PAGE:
It was no accident that Wayne Garrett played 10 MLB seasons.

Garrett had a pretty good run in baseball. 40-plus years since he took his last swings at the plate for the Chunichi Dragons of of Japan's Central League, Garrett is living the good life.

It should be no surprise that Garrett's golf game comes up early in conversation, when catching up on how the former infielder is doing today. Living in Florida's Sarasota County, Garrett, who entered the big leagues in the 1969 season when the club won their first World Series championship and was also around for the 1973 National League pennant-winning team, is a man of habits.

Twice weekly, Garrett,73, hits the links with a couple other former pro ballplayers. Neil Allen, who starred for the Mets coming out of the bullpen in the early '80's and was the principal player exchanged with the St. Louis Cardinals that brought Keith Hernandez to Queens, along with former Cubs/White Sox pitcher Ken Frailing round out the golfing threesome.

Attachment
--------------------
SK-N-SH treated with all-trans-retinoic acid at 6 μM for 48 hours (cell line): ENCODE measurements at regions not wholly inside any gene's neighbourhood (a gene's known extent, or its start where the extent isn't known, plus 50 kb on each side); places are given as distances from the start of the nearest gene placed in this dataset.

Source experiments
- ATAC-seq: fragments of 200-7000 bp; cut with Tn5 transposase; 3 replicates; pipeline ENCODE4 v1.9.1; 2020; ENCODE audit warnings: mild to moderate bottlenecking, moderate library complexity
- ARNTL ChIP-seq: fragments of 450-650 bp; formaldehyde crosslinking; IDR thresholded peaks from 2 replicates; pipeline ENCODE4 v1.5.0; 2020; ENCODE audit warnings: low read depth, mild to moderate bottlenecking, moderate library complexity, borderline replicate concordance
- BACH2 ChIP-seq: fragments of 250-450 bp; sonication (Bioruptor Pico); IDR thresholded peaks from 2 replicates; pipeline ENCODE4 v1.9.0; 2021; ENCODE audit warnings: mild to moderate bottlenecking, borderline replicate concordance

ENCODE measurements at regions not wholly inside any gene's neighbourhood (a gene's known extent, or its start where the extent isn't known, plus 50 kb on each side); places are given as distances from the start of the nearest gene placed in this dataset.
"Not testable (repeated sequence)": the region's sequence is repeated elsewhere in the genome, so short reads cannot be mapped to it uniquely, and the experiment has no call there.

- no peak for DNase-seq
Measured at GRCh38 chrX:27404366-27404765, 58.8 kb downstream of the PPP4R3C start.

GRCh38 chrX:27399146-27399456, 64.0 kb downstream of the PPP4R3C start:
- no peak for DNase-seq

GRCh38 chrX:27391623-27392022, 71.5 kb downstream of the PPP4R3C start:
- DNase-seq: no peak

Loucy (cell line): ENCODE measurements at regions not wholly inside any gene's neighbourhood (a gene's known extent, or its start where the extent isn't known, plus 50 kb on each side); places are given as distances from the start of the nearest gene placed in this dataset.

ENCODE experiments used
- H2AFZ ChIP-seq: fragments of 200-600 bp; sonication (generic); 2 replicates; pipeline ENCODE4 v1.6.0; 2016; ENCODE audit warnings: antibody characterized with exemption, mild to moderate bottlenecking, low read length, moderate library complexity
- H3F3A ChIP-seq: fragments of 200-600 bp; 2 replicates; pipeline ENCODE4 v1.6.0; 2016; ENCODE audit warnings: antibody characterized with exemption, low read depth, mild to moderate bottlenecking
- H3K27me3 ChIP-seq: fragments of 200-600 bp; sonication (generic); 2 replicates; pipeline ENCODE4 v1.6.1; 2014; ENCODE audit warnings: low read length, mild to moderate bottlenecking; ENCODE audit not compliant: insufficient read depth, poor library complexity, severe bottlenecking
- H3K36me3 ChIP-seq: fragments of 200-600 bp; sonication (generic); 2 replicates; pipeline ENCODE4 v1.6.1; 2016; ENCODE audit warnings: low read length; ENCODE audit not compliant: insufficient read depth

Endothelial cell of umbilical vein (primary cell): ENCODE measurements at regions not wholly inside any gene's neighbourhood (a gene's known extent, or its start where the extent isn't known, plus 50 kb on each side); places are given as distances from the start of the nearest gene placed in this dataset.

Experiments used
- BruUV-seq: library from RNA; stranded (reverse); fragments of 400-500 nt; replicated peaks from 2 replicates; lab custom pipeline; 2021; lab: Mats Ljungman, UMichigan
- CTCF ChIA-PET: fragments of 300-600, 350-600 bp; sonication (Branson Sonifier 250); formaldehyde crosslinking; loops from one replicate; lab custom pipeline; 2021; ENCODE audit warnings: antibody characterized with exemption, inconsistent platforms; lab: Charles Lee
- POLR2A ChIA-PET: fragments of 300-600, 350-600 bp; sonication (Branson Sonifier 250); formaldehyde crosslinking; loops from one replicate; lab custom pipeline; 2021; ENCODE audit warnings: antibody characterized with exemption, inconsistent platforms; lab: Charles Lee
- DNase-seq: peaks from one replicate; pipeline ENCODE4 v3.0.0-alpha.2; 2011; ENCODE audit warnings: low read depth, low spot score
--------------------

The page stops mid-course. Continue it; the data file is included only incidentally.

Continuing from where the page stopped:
Every player's rise to the making the MLB is unique. Having a World Series ring came as a result of having help along the way, especially at home.

"(Adrian Garrett) was your typical left-handed hitter," Garrett said during a telephone conversation earlier this week. We're (Mets) playing the Cubs at Wrigley, and Seaver (Tom Seaver) is pitching for us. The first time, he throws to my brother, up and in - strikes him out. The second time up, Adrian took him deep."

Playing third base for this game, as his older brother trots around the bases, the younger Garrett recalls his future hall of fame teammate glaring right at him, almost daring him to say something.

Then, with no warning, Seaver cracks a smile. It's a sign that his third baseman can relax, and enjoy the family moment.

"I wondered if Seaver gave him a gift?" Garrett thinks.

Teammates for parts of eight seasons in Queens, Garrett remembers Seaver liking to challenge hitters. With this game in Chicago being the only time the Garrett boys opposed each other during their combined 1,260 MLB appearances, even as decades have passed the details remain crisp.

It's clear during this early morning trip down baseball's memory lane that the younger Garrett credits his road to appearing in two World Series, in part, to his brothers.